This blog marks an end-point reflection on a series of interviews, A Shared American Dream, that I’ve published over the past month.
In each blog, I’ve explored a central question (is life in the US all it’s shaped up to be?) and in doing so we’ve met four incredible women who’ve helped shape my expat experience so far.
Today, I reflect upon their contributions.
I can’t even begin to describe in words accurate enough what these women mean to me. Nor do I feel like I could ever get right to the heart of what it is that thrills me so damn much about their respective company. Collectively, we’ve been on amazing trips, had incredible hangouts, laughed and cried and cringed at the most riveting of social experiences…
But you know what? By asking all these questions, by mulling over all of the beautiful answers, and by publishing this series of blogs, I do feel like I’ve got a big part of the way towards understanding more about what it is that connects us.
My wish for this blog, number 39, is that it might highlight something similar for you. Do you set aside much time to think about it? What connects you and your friends? I have to be honest with you. I hadn’t, really – that is, before this post. And the great thing is that right now, in reflecting on 16 months of Silicon Valley, it feels even more important and powerful than ever to do just that.
Here’s what I’ve learned.
1. Living overseas gives you perspective
Alright, so I’d already kind of gathered this. I’d experienced it myself – certainly from living in a growing number of places around the world – but had never really spent time researching and mulling over the lived experience of my own friends when it comes to the same thing.
What really stood out to me about Mia, Zoe, Kathryn and Charlotte’s journeys is that we’ve all – in different ways – been challenged by different thoughts and perspectives while building a life in the United States of America. Meeting new people, starting new jobs, building new friendships, finding new schools for our children… every context has presented us with opportunities to encounter different ways of seeing the world that either make us more accepting of circumstances around us, or help to keep us honest and feeling grateful for our lives as they currently stand.
Take my journey here from Melbourne, for example. I am fully aware that I was living in a beautifully comfortable echo chamber in that beautiful city of mine. I’ll write more about this soon (see point 2 below), but what really sticks out to me is that coming from somewhere that has (for the recent past – we lost it in 2018!) been labelled the World’s Most Liveable City on an annual basis has really coloured my experience of beginning a new chapter in SV. I was comfortable, had family and friends at my doorstep, and there was great food and drink available down every graffiti-lined alleyway.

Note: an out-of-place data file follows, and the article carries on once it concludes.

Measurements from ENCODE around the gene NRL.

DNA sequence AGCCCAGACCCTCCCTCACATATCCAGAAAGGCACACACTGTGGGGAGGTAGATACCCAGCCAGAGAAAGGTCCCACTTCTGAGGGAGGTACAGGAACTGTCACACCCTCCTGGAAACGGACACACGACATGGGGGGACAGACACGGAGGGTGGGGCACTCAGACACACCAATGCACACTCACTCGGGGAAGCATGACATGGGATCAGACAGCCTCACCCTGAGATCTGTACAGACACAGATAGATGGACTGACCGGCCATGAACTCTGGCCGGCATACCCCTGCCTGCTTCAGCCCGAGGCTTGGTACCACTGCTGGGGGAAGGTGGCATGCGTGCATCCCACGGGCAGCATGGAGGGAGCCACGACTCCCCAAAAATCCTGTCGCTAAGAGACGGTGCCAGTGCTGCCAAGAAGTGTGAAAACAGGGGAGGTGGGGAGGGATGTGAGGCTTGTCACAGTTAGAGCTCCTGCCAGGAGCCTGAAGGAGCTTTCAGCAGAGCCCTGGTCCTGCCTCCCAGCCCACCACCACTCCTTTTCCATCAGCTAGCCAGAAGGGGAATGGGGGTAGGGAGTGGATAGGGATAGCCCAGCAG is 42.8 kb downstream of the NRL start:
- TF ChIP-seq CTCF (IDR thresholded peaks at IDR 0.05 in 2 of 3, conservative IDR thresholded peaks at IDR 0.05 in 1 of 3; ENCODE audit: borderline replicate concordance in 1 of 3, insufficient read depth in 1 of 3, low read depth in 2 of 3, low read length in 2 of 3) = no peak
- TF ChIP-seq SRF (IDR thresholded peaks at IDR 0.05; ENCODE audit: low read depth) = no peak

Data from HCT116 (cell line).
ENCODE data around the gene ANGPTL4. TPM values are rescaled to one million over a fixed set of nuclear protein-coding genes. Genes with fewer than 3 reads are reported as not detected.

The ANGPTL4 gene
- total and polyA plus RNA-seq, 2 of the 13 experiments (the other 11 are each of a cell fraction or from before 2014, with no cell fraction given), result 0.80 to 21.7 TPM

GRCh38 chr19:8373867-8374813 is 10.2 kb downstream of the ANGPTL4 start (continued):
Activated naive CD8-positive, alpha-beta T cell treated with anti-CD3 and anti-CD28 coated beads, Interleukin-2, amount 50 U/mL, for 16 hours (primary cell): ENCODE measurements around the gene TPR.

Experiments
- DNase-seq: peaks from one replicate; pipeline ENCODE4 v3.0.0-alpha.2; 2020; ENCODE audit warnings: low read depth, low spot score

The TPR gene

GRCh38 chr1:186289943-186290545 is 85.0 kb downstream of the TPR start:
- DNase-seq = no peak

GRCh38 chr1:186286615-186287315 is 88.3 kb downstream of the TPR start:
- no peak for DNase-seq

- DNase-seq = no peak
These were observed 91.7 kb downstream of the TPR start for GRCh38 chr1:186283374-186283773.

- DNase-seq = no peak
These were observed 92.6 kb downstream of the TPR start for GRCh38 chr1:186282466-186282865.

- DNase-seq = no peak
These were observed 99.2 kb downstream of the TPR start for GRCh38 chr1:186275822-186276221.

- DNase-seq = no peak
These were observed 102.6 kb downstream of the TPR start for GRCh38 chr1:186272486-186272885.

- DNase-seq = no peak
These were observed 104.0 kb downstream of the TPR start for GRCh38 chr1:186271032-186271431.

That’s not what SV life is about. Nope. SV has its own unique challenges, of course (see: house prices (Charlotte), the US banking system more generally (Mia), the disparity between the rich and the poor (Kathryn) and the physical location of the place (Zoe)) but so does everywhere.
All of us have lived in wholly different settings (Johannesburg, New York, Sydney, Melbourne, London…) but I’ve come to see that the challenges just become part of our personal narratives. A story’s no good without some drama, troughs and peaks in the plot, right? We’re simply creating that for ourselves!
A final word about this:
The great thing is that wherever there are challenges, I’ve learned that there are usually a whole set of unique, little beauties as well. Travel just helps you to embrace all of these – beautiful, character-building or otherwise – as opportunities for growth and the building of resilience, rather than as setbacks.
2. ‘Easy’ is great, but it isn’t always better
Like me, you might have noticed that Zoe and Kathryn talked a lot about the ‘ease’ of living in SV.
Interesting… because reflecting upon my own experience of the last 12+ months, ‘easy’ is not necessarily a word I’d jump to using in describing my time here!
Like the gals, I’ve struggled with a lot of the hallmarks of life in SV and the US more broadly:
- The banking systems (ummm… yep… as you all know, cheques are still in use… what the hell?)
- The sad, bland architecture
- The ‘pressure cooker environment’ (Kathryn) of the US schooling and education systems
- The politics
- Healthcare, quality of life, and the gap between heavy earners and the poor
And yet, I’ve also learned that there’s a huge number of things that make daily life simpler for us here too, and especially those of us with children!
For Zoe and Kathryn, ease of living in SV is about having everything at their doorsteps, whether that’s on foot or via car. ‘Ease’ comes from driving being a total thing here. You’ll remember that I struggled with it for a bit in the beginning (e.g. the fact that ‘going for a walk’ was a kind of long-forgotten past-time) but I now see the joy, ease, and convenience of it too, just like they do.